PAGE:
Dave DeWalt is stepping down.
David DeWalt, chief executive officer and chairman of the board at FireEye, a Milpitas, Calif.-based cybersecurity firm, will step down from his post on June 15, the company said Thursday. Kevin Mandia, the company’s president, will take over the CEO role.
News of the transition, which had been rumored for months, accompanied a first quarter earnings report in which FireEye projected lower revenue for the year. The company marked down its forecast to a range of $780 million to $810 million from a range of $815 million to $845 million, attributing the drop to a change in business model toward selling software as a service.
FireEye feye stock plunged 19% to about $13 per share Friday morning.
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DeWalt, the former president and CEO of anti-virus software maker McAfee leading up its acquisition by Intel intc for $7.7 billion in 2011, led FireEye for four years. He served during a craze of data breaches that sent the company’s shares soaring to highs of $85 in February 2014 just months after going public. Its shares have mostly plummeted since reaching a more recent peak of $53.65 in June of last year.
The company said that DeWalt will assume the title of executive chairman on June 15, a day after its annual shareholders meeting. “I don’t even look at it as stepping down,” DeWalt told MarketWatch.
Mandia, DeWalt’s successor, joined FireEye in January 2014—at the height of investor enthusiasm for the company—as part of a $1 billion acquisition of Mandiant, the self-named computer forensic firm he had founded a decade earlier. Fortune placed him on its cover that month.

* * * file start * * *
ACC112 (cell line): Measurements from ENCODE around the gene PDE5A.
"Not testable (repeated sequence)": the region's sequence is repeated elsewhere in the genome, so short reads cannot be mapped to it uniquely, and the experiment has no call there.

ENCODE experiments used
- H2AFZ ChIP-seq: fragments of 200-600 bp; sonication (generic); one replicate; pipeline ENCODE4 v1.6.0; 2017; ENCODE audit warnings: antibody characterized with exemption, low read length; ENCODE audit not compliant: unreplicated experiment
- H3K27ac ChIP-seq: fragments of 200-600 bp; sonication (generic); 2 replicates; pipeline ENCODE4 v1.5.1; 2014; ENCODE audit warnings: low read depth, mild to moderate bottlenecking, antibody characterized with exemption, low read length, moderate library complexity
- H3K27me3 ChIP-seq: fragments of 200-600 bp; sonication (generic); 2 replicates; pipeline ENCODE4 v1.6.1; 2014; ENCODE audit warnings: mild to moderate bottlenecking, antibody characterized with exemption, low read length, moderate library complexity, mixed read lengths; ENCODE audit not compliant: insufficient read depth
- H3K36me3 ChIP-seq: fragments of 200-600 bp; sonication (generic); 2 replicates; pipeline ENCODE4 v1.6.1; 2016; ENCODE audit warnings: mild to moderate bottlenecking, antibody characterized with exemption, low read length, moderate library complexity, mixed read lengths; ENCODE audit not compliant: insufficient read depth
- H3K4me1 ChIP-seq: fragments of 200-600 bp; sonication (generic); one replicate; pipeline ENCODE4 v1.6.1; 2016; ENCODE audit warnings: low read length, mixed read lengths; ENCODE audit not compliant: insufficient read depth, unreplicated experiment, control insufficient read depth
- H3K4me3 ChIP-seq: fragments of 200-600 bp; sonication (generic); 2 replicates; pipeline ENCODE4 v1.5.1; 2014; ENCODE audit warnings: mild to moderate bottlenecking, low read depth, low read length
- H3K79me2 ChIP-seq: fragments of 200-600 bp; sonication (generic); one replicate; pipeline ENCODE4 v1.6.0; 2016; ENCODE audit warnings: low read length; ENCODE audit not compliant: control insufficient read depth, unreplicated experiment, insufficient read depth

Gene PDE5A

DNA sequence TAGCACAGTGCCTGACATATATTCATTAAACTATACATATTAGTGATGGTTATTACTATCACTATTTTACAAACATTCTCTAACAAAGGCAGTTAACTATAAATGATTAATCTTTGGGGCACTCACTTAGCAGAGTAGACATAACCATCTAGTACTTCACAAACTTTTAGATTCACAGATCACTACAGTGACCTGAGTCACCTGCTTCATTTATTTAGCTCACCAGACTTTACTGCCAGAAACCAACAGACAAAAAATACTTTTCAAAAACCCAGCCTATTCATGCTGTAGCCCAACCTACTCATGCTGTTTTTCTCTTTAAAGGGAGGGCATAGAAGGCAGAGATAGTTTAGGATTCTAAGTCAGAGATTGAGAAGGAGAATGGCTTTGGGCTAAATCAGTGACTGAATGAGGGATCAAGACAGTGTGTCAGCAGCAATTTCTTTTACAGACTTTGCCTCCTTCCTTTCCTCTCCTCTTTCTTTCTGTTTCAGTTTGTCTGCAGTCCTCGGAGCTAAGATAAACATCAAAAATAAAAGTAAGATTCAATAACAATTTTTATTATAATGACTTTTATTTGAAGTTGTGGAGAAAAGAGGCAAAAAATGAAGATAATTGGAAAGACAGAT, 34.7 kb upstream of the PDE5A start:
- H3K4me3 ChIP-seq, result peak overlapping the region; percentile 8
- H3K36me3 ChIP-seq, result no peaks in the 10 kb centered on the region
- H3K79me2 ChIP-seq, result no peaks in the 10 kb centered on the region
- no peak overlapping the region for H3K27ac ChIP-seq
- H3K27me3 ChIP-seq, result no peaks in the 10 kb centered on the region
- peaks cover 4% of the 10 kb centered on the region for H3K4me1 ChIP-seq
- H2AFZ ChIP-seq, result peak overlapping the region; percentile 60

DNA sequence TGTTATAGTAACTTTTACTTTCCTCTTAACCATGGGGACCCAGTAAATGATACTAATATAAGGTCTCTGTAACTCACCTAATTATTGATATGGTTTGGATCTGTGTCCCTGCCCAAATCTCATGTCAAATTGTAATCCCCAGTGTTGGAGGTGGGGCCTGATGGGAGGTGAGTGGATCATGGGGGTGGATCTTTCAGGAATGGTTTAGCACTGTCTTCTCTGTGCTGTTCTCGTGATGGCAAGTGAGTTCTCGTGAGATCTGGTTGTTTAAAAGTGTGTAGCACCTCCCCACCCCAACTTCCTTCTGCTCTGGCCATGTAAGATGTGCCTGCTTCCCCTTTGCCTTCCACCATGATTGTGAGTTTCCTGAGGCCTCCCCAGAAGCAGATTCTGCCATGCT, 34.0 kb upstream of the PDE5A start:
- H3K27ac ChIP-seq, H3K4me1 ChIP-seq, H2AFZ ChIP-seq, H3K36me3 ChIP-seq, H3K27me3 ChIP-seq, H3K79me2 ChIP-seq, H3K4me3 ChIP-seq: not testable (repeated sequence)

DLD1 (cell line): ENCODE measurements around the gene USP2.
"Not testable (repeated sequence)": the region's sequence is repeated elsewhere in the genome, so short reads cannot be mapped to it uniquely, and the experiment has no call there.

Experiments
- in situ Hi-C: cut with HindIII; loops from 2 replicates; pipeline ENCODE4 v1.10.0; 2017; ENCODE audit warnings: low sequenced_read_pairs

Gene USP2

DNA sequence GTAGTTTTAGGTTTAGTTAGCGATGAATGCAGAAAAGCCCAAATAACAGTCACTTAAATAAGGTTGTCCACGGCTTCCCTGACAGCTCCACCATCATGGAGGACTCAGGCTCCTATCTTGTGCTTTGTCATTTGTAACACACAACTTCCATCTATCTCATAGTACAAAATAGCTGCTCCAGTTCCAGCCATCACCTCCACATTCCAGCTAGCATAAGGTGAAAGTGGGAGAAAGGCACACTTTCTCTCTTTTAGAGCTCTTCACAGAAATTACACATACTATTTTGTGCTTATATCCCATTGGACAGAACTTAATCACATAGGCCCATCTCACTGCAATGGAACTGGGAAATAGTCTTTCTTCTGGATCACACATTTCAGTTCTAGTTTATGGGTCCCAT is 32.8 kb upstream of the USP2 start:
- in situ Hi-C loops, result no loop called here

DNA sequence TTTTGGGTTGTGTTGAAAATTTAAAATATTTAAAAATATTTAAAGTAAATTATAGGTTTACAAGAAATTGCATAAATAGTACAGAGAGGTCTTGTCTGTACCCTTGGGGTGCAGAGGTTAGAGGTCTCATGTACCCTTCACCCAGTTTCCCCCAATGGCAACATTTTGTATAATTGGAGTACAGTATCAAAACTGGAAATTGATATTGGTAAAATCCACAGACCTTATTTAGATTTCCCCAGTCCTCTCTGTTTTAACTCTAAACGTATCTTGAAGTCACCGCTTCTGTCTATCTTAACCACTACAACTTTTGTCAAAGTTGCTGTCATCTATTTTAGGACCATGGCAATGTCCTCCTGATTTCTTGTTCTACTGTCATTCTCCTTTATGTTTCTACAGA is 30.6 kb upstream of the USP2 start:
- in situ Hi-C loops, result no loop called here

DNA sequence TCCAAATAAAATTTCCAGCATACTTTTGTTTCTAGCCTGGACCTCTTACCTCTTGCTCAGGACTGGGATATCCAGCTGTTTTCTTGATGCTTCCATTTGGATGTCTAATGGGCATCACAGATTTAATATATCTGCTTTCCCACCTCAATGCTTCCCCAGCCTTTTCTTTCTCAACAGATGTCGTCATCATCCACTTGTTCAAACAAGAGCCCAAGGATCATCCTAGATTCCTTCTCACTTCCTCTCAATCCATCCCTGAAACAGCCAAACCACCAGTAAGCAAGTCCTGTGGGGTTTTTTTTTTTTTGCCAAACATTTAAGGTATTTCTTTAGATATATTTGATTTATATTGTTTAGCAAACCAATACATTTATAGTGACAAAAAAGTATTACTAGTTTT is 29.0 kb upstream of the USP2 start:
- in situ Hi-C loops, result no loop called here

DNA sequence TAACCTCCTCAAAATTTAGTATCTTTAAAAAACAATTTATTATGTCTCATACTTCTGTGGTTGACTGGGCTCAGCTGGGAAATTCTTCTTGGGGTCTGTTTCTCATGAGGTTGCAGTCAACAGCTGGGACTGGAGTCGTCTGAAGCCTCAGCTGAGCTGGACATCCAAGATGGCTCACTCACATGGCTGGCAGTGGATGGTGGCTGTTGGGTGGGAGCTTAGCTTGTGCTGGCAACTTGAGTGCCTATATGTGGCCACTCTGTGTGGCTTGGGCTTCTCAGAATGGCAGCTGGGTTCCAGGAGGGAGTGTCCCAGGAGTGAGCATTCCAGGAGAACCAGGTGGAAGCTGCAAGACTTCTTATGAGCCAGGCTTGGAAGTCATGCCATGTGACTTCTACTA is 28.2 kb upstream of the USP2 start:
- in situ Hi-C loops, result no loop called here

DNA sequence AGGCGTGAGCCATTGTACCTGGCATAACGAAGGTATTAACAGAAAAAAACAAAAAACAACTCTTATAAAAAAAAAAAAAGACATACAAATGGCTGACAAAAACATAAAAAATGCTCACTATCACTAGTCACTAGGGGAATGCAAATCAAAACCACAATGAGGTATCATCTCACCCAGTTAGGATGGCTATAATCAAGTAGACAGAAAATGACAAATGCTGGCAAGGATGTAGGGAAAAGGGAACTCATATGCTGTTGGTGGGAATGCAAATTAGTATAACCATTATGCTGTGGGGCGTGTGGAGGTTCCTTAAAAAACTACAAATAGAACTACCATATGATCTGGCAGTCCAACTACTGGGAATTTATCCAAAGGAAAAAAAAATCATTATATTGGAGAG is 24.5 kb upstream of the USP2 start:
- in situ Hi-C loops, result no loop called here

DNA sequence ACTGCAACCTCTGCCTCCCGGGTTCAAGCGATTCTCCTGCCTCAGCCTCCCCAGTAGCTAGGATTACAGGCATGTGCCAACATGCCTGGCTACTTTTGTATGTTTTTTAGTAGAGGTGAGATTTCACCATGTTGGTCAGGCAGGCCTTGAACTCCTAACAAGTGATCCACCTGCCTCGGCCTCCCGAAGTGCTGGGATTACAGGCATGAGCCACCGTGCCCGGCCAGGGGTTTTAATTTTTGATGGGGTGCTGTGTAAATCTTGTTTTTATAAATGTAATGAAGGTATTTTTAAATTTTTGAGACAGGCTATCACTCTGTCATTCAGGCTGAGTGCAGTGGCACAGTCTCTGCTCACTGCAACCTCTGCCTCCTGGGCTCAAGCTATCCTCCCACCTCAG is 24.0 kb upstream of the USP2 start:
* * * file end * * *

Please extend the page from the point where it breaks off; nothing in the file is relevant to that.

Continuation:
Known for investigating some of the world’s biggest data breaches, including Anthem antm , Home Depot hd , Target tgt , and Sony sne , Mandiant gained notoriety after outing one of China’s top hacking outfits in 2013. (You can read about the firm’s history, its founder, and that groundbreaking cyberespionage report in the Fortune cover story, recently unlocked from the magazine’s paywall vault.)
“I don’t expect there to be a hiccup,” Mandiant told MarketWatch after the company announced his promotion to CEO. “We’re just gonna crush it,” he said.
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Vitor De Souza, FireEye’s head of communications, stressed that the leadership transitions were part of “well thought out” succession plan. “Dave and the Board of Directors felt Kevin Mandia was the obvious choice to lead FireEye as the company’s next CEO,” he wrote to Fortune in an email. “Kevin was instrumental in bringing FireEye and Mandiant together, and in the development of the security solutions, services and delivery models that are core to the company’s strategy today.”
Other team shake-ups include Michael Berry, FireEye’s finance chief, adding the duties of chief operating officer on top of his existing responsibilities; Travis Reese, president of Mandiant, assuming the role of FireEye president; and Enrique Salem, FireEye board member and ex-CEO of Symantec symc , becoming the company’s lead independent director.
FireEye, which sells appliances to detect and block cyberattacks as well as data breach clean-up services, has been expanding its portfolio of offerings through acquisitions. At the beginning of the year the company bought threat intelligence firm iSight Partners for $200 million. The purchases have not stopped rival firms such as Palo Alto Networks panw , Proofpoint pfpt , and Imperva impv from gobbling up market share.
FireEye reported that its first quarter revenue grew by a third to $168 million from $125.4 million during the same period last year. The company’s losses widened, however, as it reported a quarterly loss of $155.9 million versus $134 million during the same period last year.
FireEye also said it trimmed 200 jobs from its workforce, which numbered 3,100 at the end of last year.